Fake News & Trivia on GDP growth rates

Fake News and Biased Journalism are both undeniable truths of these troubled times we live in. Haven’t we all complained after getting a migraine from the incessant screaming that takes place on the 9pm news on TV? As a centrist, I often find myself at odds with both the Left and the Right depending on what issue we’re discussing for the day. I’ve given up on Broadcast news and have settled for voices on the internet (Youtube!) that atleast make an attempt to be reasonable even if we’re at odds on a few hot topics.

India’s GDP fell an astounding 23.9% in the second quarter of calendar year 2020 compared to the quarter for the preceding year. It isn’t particularly unimaginable given the fact that we had what is being anecdotally described as the strictest lockdown in the world. But it is clearly a significant miss from what the consensus average estimate was: -19% according to data compiled by Bloomberg. I think this is news that has startled even folks that generally don’t follow financial news (such as my Mom). That TV news doesn’t think this merits a proper “debate” on prime time is a topic I wouldn’t dare get into for the fear of #justiceforssr warriors.

However, due to an interesting series of small events, I have ended up writing this article. Let me elaborate.  I’ve become an avid LinkedIn user. It’s not that I’m actively searching for a new job. But I feel it’s the last place left where people atleast pretend to behave on the internet and have civil intellectual discourse to avoid tarnishing their reputations. If only Twitter was this utopia! I scrolled through my feed where a Business Today news article popped up with this graph prominently featured. This graph had already been discussed earlier in the day on a WhatsApp group with my colleagues.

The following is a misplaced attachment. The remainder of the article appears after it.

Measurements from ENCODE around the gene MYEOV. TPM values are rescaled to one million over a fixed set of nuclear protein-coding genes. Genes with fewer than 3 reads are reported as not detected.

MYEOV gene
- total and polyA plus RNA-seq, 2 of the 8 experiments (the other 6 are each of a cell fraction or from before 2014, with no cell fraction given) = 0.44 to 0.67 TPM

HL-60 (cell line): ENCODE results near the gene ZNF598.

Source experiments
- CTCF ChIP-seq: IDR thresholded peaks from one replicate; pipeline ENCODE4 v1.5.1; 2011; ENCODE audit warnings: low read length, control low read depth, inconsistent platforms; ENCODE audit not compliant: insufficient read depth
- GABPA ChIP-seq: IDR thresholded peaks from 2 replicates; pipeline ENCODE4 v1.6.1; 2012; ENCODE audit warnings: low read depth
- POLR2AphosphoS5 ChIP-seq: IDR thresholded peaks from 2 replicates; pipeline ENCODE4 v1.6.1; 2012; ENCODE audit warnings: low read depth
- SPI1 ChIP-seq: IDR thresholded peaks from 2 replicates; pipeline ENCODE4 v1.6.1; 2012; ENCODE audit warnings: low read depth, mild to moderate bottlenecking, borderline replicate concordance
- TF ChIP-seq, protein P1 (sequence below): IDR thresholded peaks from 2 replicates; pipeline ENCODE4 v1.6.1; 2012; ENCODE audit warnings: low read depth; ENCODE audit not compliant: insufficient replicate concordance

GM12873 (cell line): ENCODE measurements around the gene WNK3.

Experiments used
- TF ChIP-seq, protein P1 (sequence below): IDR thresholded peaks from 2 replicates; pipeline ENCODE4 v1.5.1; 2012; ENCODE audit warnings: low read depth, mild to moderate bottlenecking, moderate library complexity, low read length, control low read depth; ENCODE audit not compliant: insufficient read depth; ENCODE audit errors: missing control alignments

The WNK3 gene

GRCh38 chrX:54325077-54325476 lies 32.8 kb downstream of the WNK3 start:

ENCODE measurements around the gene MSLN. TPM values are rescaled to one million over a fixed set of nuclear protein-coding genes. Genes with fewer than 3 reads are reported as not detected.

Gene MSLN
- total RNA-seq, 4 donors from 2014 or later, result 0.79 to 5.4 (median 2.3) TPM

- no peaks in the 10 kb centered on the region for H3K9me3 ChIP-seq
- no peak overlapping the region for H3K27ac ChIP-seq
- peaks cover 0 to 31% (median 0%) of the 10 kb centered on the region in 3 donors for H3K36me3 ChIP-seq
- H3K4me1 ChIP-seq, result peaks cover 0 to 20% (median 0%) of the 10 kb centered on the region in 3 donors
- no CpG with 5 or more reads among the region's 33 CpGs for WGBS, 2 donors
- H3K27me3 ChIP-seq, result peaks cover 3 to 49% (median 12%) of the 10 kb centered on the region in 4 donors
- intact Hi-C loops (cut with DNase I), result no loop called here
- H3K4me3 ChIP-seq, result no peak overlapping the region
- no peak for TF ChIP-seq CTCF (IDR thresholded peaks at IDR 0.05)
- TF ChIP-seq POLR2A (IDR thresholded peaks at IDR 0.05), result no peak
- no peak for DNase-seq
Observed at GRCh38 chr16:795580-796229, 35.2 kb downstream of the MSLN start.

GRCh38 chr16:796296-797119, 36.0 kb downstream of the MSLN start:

At first glance, one might interpret through this chart that India is the worst affected nation by CV-19 lockdown. How successful these lockdowns were for us w.r.t. containing the spread & whether they were essential at all is a debate that I’m sure has reasonable and valid arguments on both sides.

I guess you wouldn’t be reading this had I not clicked the accompanying twitter link! Twitter is a vile place. Sometimes when I’m having a bad day, I read troll comments just to make myself feel better.

Pivoting back to the comments on this Business Today post on twitter. It had several comments that screamed Fake News & put up an alternate chart claiming the Left Liberals have stooped to manipulating statistical facts just to suit & propagate further their narrative of Modi’s mismanagement of our economy.

Had these been simpler times, where Facebook didn’t interfere with elections and where it flagged fake news as fake news and not called it “freedom of speech”, my mind would have just discarded these comments as venom spewed by idiots who don’t know what they’re talking about. I’d obviously rely on the magazine that tweeted the chart. Business Today is a renowned financial brand after-all.

But we clearly aren’t living in this ideal fairy tale and hence at 2am in the night I decided to take over this investigation of who’s right and who isn’t. I messaged on WhatsApp the 2 economists I have access to Nikita Talnikar & Preksha Jain, two of my colleagues, whilst conveniently ignoring the fact that its 2 am! But I guess some liberties are allowed with friends.